Welcome to my tales of cookery school, food and travel

The first 30+ posts of this blog describe my experiences as I complete a nine month cooking course - the City and Guilds Diploma in Food Preparation and Culinary Art. I did this after I moved out of full time employment and it was purely selfish - I love food, cooking, eating and drinking. Subsequent posts are about, food, travel and adventures.

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Sunday, 26 June 2016

The Bridge to Somewhere

We came to Malmo on the south west coast of Sweden partly because of a Nordic Noir TV programme we'd stumbled across called The Bridge. The Oresund bridge links Sweden and Denmark and in the first episode a body is found severed at the waist, half on the Danish side and half on the Swedish side. Gruesome, but we were hooked.

The Bridge is not just a bridge. It is a bridge running 8 kilometres from the Swedish coast to an artificial island in the middle of the Oresund Strait, then it becomes the 4km Drogden tunnel emerging in Denmark. This whole feat of engineering magnificence deserves that overused term awesome. Much more dramatic photos can be found here.

Our walk to view the structure takes us past the redundant ship building yards and warehouses that housed long defunct businesses. The buildings have either been transformed into IT or biotech centres and apartments, or demolished to make way for new build developments, open spaces, lovely parks, cycle and walkways, and providing water access.

Malmo has surprised us. It seems to merge old and new quite successfully.  We started the day with breakfast at the hotel, eating in what was a cellar built in 1307, nearly 500 years before James Cook came to New Zealand. The hotel has been here in some form since 1519.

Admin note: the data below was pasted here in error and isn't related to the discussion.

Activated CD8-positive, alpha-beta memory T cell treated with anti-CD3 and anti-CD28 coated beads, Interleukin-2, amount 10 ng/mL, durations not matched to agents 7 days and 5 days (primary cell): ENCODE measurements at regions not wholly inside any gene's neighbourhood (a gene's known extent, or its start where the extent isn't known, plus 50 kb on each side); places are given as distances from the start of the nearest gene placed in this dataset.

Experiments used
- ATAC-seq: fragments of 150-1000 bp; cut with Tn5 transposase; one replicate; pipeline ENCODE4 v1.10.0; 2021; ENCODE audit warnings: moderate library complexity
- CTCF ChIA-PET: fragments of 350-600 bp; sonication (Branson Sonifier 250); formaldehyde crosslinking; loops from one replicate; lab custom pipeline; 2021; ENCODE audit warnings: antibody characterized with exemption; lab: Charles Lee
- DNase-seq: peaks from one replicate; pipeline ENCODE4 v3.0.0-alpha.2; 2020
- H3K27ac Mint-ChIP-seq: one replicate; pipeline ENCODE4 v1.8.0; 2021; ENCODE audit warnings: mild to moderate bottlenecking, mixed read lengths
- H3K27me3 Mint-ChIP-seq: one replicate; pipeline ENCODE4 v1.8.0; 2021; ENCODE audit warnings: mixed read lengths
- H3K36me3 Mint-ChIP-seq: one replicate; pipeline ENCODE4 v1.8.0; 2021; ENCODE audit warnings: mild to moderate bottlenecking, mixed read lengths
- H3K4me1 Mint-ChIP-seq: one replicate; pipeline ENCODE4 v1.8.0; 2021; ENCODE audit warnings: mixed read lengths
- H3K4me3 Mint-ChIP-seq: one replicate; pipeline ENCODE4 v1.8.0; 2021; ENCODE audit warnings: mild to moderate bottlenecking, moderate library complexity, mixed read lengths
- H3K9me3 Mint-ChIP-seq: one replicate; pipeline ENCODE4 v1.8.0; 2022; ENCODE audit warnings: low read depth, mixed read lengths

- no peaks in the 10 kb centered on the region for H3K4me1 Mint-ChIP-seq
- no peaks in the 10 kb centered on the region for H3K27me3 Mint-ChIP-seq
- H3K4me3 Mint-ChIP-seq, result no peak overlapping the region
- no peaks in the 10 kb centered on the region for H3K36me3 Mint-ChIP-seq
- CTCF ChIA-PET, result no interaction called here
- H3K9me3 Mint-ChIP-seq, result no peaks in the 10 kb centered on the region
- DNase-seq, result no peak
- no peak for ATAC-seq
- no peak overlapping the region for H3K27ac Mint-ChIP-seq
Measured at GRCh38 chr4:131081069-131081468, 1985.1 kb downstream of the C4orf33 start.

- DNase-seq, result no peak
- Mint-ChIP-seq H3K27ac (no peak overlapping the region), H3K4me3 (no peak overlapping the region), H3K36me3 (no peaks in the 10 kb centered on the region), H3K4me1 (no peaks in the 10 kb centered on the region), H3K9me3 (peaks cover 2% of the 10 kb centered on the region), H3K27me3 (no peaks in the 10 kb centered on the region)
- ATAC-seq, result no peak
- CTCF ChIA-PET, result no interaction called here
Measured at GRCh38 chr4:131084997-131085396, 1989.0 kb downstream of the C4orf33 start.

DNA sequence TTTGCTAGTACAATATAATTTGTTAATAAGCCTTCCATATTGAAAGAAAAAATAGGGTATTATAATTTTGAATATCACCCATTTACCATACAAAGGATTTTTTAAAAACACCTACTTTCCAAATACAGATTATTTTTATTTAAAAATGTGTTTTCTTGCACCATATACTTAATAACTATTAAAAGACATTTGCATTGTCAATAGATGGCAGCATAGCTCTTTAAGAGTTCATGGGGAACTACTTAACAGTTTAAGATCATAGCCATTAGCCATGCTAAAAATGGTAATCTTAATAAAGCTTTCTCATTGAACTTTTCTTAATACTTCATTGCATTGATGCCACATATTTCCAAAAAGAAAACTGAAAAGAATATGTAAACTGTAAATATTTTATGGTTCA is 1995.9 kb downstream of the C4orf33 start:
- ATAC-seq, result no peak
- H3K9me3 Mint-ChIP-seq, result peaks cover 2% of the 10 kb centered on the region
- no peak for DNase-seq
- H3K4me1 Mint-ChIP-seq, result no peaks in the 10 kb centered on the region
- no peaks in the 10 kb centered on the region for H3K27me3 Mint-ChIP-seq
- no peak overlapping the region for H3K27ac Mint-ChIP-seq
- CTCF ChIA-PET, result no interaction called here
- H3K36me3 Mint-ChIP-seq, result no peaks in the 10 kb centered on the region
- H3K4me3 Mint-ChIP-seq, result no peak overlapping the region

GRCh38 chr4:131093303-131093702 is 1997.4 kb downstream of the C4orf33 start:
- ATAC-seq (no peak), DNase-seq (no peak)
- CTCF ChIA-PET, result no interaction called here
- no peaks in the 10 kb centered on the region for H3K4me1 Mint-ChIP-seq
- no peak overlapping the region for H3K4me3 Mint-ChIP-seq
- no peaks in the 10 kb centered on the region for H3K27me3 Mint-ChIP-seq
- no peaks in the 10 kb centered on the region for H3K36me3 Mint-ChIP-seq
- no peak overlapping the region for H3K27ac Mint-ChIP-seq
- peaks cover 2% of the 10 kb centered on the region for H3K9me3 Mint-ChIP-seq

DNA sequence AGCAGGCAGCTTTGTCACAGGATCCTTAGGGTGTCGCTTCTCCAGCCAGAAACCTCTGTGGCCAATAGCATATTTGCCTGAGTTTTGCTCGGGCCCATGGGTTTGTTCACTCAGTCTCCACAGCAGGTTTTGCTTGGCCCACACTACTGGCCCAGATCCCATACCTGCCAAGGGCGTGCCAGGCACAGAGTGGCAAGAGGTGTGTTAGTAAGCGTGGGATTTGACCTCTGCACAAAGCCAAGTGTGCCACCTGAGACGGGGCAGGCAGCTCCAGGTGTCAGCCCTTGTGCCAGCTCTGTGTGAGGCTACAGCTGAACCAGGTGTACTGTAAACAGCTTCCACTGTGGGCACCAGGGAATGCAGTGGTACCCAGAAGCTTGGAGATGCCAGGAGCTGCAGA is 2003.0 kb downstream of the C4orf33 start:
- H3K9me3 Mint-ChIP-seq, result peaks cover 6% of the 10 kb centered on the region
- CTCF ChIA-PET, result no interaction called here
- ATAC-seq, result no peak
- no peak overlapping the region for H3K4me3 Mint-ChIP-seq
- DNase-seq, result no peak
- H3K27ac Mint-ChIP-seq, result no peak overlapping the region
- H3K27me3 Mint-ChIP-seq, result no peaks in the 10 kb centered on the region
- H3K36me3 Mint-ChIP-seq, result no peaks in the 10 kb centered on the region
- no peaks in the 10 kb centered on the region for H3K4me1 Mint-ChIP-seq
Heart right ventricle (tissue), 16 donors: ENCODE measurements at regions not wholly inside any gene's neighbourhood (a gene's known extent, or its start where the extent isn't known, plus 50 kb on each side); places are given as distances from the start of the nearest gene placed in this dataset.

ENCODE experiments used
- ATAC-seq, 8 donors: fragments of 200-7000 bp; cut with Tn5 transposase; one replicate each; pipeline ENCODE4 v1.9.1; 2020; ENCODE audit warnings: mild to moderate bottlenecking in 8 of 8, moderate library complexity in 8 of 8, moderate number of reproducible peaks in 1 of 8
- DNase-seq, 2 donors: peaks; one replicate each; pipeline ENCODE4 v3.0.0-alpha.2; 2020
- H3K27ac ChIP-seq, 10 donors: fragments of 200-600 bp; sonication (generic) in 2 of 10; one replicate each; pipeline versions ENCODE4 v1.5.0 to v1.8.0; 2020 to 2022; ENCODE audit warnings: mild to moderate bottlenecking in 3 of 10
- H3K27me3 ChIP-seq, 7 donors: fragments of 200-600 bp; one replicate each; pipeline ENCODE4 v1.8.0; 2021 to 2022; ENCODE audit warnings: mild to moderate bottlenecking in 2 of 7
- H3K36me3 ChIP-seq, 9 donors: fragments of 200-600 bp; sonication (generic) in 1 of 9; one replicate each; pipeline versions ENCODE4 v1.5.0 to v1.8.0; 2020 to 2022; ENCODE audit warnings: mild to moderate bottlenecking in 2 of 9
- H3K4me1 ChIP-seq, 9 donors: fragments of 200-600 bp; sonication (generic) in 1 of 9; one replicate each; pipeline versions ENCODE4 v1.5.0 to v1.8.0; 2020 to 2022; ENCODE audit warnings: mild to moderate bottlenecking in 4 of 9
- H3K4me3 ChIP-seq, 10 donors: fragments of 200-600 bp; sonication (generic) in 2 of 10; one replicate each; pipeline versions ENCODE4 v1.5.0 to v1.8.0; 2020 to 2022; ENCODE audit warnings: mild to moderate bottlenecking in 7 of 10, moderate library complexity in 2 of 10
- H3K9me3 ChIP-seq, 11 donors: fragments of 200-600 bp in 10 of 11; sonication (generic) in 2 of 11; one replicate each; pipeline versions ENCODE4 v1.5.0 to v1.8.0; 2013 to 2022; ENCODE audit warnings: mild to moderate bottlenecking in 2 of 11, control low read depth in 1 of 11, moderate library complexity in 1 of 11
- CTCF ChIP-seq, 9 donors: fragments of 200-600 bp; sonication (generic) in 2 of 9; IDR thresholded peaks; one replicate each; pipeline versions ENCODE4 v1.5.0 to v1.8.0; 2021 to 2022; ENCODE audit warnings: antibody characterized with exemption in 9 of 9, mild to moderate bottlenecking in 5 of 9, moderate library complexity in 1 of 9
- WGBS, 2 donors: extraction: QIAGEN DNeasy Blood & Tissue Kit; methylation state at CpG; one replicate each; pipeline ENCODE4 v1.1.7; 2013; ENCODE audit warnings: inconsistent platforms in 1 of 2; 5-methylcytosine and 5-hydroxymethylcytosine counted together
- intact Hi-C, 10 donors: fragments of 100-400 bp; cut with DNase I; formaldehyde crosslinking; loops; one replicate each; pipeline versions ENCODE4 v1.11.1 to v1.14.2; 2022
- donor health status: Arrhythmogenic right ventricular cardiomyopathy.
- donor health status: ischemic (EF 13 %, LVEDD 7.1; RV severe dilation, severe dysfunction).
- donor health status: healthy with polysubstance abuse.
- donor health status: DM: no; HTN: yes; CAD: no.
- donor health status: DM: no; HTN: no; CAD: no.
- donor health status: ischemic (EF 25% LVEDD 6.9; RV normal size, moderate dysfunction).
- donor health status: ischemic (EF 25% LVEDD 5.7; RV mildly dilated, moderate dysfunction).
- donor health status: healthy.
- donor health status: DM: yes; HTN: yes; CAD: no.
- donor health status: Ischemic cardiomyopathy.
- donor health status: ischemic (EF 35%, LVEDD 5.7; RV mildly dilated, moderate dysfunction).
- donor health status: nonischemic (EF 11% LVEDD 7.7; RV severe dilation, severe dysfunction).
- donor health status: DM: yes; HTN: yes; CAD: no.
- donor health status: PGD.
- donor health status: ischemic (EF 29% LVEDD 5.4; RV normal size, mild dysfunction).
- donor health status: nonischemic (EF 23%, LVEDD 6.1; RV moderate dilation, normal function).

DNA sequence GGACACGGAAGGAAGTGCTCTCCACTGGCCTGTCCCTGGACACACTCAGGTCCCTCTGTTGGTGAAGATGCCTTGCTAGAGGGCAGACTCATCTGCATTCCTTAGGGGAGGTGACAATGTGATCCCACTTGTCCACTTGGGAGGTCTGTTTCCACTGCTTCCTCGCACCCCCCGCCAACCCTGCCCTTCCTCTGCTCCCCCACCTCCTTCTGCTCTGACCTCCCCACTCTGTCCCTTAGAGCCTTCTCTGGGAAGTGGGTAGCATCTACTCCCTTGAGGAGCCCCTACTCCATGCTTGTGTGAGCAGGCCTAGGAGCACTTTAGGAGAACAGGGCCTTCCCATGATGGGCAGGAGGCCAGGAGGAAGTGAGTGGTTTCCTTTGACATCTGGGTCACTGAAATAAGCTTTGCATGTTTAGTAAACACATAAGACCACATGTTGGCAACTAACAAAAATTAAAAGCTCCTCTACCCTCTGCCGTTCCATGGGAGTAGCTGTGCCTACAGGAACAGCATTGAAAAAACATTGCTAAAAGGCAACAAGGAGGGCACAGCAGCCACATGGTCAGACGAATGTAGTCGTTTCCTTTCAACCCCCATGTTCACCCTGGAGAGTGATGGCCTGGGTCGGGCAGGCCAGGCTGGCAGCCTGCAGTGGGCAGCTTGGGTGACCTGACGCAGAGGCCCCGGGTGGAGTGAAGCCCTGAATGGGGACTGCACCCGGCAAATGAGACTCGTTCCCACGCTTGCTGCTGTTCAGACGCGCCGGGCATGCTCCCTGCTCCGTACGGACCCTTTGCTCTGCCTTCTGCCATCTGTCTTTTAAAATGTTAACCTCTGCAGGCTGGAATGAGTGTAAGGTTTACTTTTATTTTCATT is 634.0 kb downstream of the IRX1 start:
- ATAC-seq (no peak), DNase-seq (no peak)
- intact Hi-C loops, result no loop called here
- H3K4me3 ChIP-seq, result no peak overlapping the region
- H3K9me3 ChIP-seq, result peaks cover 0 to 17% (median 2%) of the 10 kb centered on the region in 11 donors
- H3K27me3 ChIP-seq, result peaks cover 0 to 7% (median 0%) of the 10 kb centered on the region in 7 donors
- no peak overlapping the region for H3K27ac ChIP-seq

Breakfast in a room over 700 years old.  That doesn't happen very often.

In contrast, the Turning Torso (2005) by Spanish architect Santiago Calatrava is the second highest residential building in Europe. It defies belief, stretching 190 metres up and twisting 90 degrees from base to top. I have to include three photos so you can appreciate the different aspects it presents as you move around.

The Bridge opened in 2000 and changed the face, and future, of Malmo. It links the city to Europe's motor and rail network through Copenhagen.  Ten thousand Danes now live here (pop 300,000) and commute as taxes are lower in Denmark and rents are cheaper on Malmo.

Half the multiethnic population is under 35, which becomes evident when we go to dinner at the highly rated and evocatively named Bastard.

On midsummer eve it is pulsing and they're turning people away. Earlier in the day we wormed our way into the affections of the maitre d and he told us he'd find a table if we came about 8:30. He did. They serve tapas style sharing plates and we enjoy the best meal we've had all trip: anchovies on sourdough that's been toasted in the wood fired oven, cod roe with crisp radishes, salad greens, veal tongue (braised and made into a patty crumbed and deep fried) served with a salsa verde, and slow cooked rolled pork belly.

When we finally take the train to Copenhagen and cross The Bridge, it's an anticlimax. Much better seen from a distance or from the air.  

Fortunately there were no severed bodies.

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